The Printery House - Religious Greeting Cards

Customer Service:
1-800-322-2737

Check Order Status

View Cart/ Check Out
Christian Greeting Cards & Gifts

CartYour Cart: 0 items  $0.00

» Icons and Holy Cards » The Blessed Virgin Mary, Mother of God  

The Annunciation

Icon Reproduction

product image

See Larger Image


Bookmark this Page
Select An Item: Item Number Price
MCA001 $9.00
ICA001 $13.95
MCA201 $15.00
ICA101 $23.95
ICA201 $34.95
ICA301 $50.95

Related Items:

The Annunciation Icon Greeting Card (CA6772)
The Annunciation Icon Holy Card (PCA501)

Description

This icon depicts the dramatic moment described in Luke 1:28 when the angel Gabriel appears to Mary and announces the role she is to play in the birth of our Savior. Display this icon on March 25 and during Advent.

Wood-mounted icons are on 3/4" thick solid hardwood, typically poplar, with a tee-slot milled in the back for easy hanging on the wall. The wood is stained a traditional icon red, in keeping with Byzantine tradition. (Ancient icon board edges were frequently coated with red bole, a form of clay). Each wood-mounted icon comes with a descriptive pamphlet explaining the symbolism and history of the image.


Please allow 5-10 business days for orders of 20 or more icons.


Our icon designs are also available in sanctuary-size enlargements up to 38 inches wide. The latest technology enables enlargement without sacrificing quality. Call 800-889-0105 for pricing and ordering.

Image Origins

The Gospel account of the Annunciation is told in Luke 1:26-38. The story begins:

In the sixth month the angel Gabriel was sent by God to a town in Galilee called Nazareth, to a virgin engaged to a man whose name was Joseph, of the house of David. The virginís name was Mary. And he came to her and said, "Greetings, favored one! The Lord is with you."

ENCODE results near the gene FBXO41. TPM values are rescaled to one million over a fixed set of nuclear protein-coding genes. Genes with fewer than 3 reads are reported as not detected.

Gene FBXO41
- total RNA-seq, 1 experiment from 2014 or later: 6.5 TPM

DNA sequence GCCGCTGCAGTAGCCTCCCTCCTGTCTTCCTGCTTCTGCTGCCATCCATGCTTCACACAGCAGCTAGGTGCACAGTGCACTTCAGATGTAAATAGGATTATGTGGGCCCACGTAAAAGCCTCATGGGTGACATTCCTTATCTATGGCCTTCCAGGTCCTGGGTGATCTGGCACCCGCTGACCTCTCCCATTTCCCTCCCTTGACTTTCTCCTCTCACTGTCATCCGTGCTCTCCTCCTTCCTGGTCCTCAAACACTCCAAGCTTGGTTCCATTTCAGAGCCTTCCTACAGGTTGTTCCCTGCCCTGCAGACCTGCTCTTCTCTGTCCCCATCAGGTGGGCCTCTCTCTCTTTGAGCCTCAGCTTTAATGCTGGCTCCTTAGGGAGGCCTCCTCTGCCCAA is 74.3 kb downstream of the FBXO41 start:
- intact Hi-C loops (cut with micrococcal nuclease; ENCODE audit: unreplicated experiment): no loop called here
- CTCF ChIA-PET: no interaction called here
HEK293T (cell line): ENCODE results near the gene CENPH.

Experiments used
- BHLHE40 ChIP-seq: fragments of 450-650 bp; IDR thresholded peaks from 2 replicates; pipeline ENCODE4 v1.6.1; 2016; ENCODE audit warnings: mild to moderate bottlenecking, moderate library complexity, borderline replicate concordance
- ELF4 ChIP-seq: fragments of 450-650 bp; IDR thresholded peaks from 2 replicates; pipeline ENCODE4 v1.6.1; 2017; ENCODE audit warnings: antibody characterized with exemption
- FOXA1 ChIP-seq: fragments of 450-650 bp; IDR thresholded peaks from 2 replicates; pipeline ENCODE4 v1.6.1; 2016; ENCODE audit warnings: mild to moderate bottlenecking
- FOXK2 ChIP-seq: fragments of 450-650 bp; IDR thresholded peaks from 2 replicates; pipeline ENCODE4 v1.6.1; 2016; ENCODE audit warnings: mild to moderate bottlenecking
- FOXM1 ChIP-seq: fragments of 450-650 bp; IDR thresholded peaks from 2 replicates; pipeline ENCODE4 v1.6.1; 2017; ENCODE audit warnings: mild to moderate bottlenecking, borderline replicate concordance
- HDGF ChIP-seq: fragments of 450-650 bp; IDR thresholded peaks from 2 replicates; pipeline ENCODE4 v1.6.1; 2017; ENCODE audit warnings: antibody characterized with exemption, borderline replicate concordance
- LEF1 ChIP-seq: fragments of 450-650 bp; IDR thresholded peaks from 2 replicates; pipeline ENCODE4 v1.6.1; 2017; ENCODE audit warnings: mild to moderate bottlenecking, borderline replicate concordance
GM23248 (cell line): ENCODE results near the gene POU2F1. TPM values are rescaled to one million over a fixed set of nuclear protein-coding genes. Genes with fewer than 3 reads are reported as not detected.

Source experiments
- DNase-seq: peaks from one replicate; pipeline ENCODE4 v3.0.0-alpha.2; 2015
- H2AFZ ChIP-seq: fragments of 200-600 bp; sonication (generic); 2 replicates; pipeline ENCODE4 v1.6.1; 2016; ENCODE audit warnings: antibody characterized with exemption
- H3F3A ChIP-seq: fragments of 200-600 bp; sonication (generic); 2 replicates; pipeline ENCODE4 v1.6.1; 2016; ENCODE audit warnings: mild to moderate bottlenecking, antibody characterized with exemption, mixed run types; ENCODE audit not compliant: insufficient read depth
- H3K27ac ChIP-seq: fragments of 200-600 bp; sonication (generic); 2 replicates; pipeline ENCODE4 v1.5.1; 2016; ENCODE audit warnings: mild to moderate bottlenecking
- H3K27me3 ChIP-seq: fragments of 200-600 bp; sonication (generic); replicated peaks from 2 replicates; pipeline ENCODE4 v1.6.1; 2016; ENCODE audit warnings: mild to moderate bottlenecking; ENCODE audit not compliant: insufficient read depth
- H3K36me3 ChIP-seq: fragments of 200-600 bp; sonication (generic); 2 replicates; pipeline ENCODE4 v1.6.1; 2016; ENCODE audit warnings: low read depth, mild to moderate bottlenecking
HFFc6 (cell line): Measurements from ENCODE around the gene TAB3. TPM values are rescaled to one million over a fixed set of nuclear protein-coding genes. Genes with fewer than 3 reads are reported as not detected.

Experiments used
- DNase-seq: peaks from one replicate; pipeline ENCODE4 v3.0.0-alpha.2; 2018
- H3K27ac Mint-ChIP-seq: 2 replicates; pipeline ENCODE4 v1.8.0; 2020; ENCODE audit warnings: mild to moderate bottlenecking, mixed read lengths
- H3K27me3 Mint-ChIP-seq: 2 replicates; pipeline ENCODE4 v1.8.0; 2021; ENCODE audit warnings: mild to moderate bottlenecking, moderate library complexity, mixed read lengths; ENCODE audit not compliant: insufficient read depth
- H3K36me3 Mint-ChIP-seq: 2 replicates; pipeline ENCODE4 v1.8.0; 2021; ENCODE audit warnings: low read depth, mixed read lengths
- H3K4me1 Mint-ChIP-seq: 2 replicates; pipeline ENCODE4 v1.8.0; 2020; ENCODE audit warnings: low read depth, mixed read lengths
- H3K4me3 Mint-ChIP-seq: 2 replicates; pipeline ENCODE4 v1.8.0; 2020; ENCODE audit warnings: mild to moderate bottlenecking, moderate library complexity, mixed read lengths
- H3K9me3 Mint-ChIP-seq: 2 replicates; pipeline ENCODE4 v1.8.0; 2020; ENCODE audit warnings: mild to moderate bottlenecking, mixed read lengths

Icons of the Annunciation have been common since the 6th century. The oldest known image of the Annunciation was painted in the 2nd century in the catacomb of Priscilla in Rome. In 431 AD, the Council of Ephesus proclaimed Mary to be "Theotokos" or "God Bearer," greatly encouraging devotion to her as an important component of Christian life. By the 6th century, various feasts linked to the life of Mary were added to the church calendar including The Annunciation, celebrated nine months before Christmas on March 25. Icons of the Annunciation have been part of the sequence illustrating the twelve special holy days of the church liturgical year ever since.

There are two different forms of this image dating from antiquity. A newer version shows Mary standing to receive the angelís message. Our reproduction is derived from the older version, showing Mary seated and spinning yarn as Gabriel greets her. This image draws inspiration from Lukeís account and from the apocryphal Protevangelium of James, probably written in the late 2nd century. That story elaborates upon the Gospel infancy accounts found in Matthew and Luke. It tells of Mary spinning scarlet and purple yarn for the veil in the Temple.

Theology and Symbolism

Mary is dressed in her traditional garb of a blue chiton and head band, covered by a deep wine red cloak or "maphorion." The star symbols on her shoulders and head signify her perpetual virginity; before, during, and after bearing Jesus. Her hand is turned outward, expressing surprise and apprehension. The image captures the moment in time from Luke 1:34; "How can this be ...," prior to her faith-filled acceptance of verse 38; "Here am I, the servant of the Lord, let it be with me according to your word."